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Author Topic: Help: The two wallet system  (Read 2464 times)
BitterTea
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February 24, 2011, 03:16:57 AM
 #21

Why? It's all the same thing, a group of private keys. If it needs to be more secure, require a password, biometric access, whatever. There's no good reason I can think of to distinguish between one keystore and another.
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Gavin Andresen
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February 24, 2011, 03:58:31 AM
 #22

Why? It's all the same thing, a group of private keys. If it needs to be more secure, require a password, biometric access, whatever. There's no good reason I can think of to distinguish between one keystore and another.

Entering a password every time you want to send coins (or pulling out your... dongle... err, that didn't come out right, uhh, fetching your one-time-password-generating-device) might be annoying enough that withdrawing 50 or 100 bitcoins that you can spend with minimal hassle would be a nice feature.

How often do you get the chance to work on a potentially world-changing project?
marcus_of_augustus
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February 24, 2011, 06:29:02 AM
 #23


It's just terminology but people probably already have two or more "wallets" that they use differently. It just clarifies that the safe is the place where you can put large amounts safely and the wallet is where you can put small amounts that are easier to access and don't have as many overheads, back-ups, off-site copies, etc.

If you had one wallet with BTC 50,000 in it you are going to treat that a lot more carefully than the wallet with BTC 50 in it, no? Just easier to call one the safe and the other the wallet ... take it or leave it, just trying to put some words with concepts that already in practice.

Wallet, safe, vault ... straightforward translation from physical specie.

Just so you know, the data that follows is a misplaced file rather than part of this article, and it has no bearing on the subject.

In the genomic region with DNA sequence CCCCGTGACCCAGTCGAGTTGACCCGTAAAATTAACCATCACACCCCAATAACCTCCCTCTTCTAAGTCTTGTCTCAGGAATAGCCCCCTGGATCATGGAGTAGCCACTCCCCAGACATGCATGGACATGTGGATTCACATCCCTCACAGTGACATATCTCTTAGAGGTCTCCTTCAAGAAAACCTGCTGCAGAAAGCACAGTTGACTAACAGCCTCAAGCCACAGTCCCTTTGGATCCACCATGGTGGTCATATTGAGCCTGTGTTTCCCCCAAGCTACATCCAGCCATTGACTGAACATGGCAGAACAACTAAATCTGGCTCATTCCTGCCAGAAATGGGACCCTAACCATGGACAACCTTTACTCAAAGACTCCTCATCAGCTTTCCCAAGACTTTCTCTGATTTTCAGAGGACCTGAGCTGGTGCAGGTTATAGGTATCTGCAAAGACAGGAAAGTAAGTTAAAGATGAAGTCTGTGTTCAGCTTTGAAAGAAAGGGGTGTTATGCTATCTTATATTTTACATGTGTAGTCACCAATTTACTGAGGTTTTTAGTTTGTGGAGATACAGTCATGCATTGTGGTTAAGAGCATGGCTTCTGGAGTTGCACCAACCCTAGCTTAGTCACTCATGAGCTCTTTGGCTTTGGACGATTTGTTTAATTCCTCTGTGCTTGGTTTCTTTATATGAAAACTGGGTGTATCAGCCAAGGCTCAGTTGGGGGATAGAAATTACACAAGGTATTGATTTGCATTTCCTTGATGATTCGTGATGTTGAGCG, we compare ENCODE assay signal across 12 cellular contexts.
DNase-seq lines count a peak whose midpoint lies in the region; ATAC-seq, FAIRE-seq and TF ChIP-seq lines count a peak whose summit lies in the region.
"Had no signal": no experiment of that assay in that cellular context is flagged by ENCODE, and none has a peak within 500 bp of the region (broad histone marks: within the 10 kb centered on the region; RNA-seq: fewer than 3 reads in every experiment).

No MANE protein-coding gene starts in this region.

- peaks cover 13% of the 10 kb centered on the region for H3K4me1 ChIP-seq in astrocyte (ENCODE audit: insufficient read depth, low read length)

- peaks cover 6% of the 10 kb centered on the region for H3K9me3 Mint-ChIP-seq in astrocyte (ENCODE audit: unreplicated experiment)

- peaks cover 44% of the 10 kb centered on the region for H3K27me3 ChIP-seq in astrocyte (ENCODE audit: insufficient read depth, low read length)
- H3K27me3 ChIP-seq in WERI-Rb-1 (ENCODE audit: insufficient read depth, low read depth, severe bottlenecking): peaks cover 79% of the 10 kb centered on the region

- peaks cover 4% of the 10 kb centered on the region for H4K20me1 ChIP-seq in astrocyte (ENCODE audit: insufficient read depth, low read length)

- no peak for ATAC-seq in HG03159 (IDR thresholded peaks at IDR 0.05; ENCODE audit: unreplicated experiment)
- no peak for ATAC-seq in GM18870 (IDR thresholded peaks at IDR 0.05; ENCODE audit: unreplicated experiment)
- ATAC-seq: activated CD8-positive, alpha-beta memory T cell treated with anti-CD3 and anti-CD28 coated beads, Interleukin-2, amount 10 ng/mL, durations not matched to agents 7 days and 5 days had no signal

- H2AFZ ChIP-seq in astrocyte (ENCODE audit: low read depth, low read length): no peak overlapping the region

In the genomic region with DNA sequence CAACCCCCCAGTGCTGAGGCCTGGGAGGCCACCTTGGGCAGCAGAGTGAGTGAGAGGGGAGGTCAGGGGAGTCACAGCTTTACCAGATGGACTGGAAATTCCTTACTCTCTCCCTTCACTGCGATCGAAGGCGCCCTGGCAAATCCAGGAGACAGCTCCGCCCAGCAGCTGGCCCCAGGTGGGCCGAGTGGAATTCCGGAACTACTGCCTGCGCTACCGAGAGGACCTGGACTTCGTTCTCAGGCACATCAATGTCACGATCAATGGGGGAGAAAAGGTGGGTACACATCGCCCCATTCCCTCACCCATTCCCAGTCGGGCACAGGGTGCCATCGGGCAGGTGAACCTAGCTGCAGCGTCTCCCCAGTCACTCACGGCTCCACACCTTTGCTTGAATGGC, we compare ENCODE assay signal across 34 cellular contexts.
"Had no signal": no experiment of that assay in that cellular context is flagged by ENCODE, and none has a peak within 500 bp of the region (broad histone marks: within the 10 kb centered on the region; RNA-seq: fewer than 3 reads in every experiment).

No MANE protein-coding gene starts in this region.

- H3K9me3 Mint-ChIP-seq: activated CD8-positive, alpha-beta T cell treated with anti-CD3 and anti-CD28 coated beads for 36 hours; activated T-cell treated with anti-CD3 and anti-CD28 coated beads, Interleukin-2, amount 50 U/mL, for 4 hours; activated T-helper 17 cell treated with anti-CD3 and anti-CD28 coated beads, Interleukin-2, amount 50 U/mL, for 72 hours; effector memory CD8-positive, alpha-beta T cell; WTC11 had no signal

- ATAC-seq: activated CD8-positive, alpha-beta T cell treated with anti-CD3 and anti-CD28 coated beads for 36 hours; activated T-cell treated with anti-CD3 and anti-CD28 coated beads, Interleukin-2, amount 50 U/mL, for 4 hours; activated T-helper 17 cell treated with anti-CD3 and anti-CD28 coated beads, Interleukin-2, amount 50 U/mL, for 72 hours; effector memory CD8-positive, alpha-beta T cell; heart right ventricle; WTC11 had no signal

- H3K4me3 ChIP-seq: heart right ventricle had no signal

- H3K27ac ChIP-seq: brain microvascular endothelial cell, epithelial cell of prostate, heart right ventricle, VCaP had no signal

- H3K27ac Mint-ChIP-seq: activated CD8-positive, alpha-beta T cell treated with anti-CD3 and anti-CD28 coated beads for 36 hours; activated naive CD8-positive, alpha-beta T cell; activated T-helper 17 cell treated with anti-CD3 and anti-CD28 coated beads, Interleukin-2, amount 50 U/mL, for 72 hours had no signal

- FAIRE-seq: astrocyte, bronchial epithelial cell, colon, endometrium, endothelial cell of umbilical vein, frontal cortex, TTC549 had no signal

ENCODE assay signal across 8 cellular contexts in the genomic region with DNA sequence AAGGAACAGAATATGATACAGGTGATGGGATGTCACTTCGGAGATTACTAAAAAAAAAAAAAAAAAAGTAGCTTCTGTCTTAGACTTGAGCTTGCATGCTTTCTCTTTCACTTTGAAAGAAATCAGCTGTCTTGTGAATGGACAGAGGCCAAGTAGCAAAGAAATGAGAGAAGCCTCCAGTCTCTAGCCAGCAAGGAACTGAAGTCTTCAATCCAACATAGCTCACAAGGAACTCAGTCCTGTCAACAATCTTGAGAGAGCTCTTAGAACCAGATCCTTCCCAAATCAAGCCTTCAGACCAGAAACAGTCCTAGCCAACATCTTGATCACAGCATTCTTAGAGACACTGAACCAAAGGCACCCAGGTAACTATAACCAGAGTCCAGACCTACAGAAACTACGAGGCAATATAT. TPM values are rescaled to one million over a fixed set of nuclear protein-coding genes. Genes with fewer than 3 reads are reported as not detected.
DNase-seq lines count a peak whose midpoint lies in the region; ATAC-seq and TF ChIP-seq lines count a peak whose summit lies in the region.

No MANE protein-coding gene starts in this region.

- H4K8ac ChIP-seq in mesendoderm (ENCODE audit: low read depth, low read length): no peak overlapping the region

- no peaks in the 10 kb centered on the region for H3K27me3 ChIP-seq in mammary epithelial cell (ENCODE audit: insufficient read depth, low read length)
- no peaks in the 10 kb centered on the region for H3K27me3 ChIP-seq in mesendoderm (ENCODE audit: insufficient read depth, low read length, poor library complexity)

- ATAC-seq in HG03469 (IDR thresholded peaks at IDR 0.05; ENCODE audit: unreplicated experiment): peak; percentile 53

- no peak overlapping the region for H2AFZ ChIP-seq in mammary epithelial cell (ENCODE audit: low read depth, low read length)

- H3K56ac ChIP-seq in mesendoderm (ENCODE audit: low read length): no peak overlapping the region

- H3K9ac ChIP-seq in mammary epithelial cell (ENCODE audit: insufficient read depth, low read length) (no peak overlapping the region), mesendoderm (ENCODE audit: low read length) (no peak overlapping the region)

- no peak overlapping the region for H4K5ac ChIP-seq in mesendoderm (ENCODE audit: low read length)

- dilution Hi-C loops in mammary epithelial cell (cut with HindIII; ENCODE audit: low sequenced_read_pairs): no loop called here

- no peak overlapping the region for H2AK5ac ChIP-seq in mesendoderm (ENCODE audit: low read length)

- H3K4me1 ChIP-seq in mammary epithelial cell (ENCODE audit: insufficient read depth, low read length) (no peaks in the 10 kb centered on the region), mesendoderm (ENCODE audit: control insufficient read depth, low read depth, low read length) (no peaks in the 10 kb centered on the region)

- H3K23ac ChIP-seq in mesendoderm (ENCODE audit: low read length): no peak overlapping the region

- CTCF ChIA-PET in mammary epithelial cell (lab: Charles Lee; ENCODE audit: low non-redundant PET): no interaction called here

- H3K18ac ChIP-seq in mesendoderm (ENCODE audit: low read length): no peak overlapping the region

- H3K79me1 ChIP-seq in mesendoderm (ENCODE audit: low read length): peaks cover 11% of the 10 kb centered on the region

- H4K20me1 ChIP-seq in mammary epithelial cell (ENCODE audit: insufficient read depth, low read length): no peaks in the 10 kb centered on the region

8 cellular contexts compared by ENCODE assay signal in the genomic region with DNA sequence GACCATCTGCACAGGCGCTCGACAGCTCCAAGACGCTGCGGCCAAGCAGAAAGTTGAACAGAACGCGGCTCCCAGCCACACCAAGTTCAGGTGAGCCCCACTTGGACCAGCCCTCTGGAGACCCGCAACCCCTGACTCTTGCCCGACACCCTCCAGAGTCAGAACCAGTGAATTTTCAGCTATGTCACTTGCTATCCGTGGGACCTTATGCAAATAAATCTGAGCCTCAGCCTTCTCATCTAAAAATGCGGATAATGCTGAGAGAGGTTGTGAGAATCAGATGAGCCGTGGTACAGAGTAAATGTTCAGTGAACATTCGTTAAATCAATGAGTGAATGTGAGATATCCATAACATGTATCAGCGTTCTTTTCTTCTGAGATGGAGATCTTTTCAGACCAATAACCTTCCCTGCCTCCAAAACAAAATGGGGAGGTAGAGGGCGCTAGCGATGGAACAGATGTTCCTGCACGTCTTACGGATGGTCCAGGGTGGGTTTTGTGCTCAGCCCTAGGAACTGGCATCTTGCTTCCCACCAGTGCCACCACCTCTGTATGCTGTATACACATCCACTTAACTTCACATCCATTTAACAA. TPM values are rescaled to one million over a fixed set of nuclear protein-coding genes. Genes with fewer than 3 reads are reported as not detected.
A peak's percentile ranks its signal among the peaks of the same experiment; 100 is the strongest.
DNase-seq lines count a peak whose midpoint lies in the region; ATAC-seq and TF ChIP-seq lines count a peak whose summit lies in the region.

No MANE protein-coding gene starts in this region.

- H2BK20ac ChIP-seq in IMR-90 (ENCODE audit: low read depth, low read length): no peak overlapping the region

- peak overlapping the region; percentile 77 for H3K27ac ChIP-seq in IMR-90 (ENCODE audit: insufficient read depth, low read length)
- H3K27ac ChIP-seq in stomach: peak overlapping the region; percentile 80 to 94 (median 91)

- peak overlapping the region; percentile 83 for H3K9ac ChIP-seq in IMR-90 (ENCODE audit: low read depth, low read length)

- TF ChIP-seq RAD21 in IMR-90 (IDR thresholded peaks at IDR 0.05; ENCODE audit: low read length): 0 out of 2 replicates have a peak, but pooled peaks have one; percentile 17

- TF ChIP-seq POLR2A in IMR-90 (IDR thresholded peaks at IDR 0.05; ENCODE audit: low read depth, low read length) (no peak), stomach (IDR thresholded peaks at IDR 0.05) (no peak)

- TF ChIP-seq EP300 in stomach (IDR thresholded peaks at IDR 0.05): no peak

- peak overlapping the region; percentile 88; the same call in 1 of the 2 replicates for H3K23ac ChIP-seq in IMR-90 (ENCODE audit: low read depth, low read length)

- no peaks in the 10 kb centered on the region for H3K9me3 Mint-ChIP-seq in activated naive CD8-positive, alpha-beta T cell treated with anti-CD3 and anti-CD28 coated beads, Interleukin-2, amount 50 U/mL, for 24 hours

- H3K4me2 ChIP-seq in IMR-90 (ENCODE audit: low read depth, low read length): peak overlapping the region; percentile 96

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February 24, 2011, 06:47:59 AM
 #24

Entering a password every time you want to send coins (or pulling out your... dongle... err, that didn't come out right, uhh, fetching your one-time-password-generating-device) might be annoying enough that withdrawing 50 or 100 bitcoins that you can spend with minimal hassle would be a nice feature.

Hmm... that just gave me an idea for dealing with some of the problems of encrypting private keys. Divide private keys into two pools, encrypted and cleartext. Allow users to move keys from one pool to the other by entering an amount, and attempting to approximate that amount with the coins owned by one or more private keys.

Think it could work?

edit... Fleshed out idea, cross posted from github/issues:

Suppose we encrypt keys with the public key of a separate private key. That private key is encrypted with a symmetric algorithm, whose key is derived from the passphrase. I believe this is how GnuPG works. When we store this encrypted key in the wallet, we also store a reference to the associated private key. (Or, perhaps have it elsewhere on the file system... usb drive? smart card? keyring?) With this functionality, we could prompt the user for a password once and decrypt multiple keys. It also means that a wallet could be separated into virtual partitions with different encryption keys. I think it would allow a smooth transition, but would it be backwards compatible?[1]

Here's the way I imagine interacting with this. I would keep a small amount of bitcoin in the clear. This allows me to easily spend the small amount while assuring I won't lose much if my device is compromised (good for mobile devices). I can easily encrypt/decrypt keys by entering a target amount to "transfer". The actual amount is determined by picking keys with transactions (outputs?) summing to approximately the target[2]. In order to spend more than is in the clear, I must enter one (or more) passphrases, but the rest is automated.

[1]Can the structure of the wallet be modified for encrypted keys and a reference to the encrypting private key without causing a breaking change?

[2]You can't split the output of a transaction without writing to the block chain, right?
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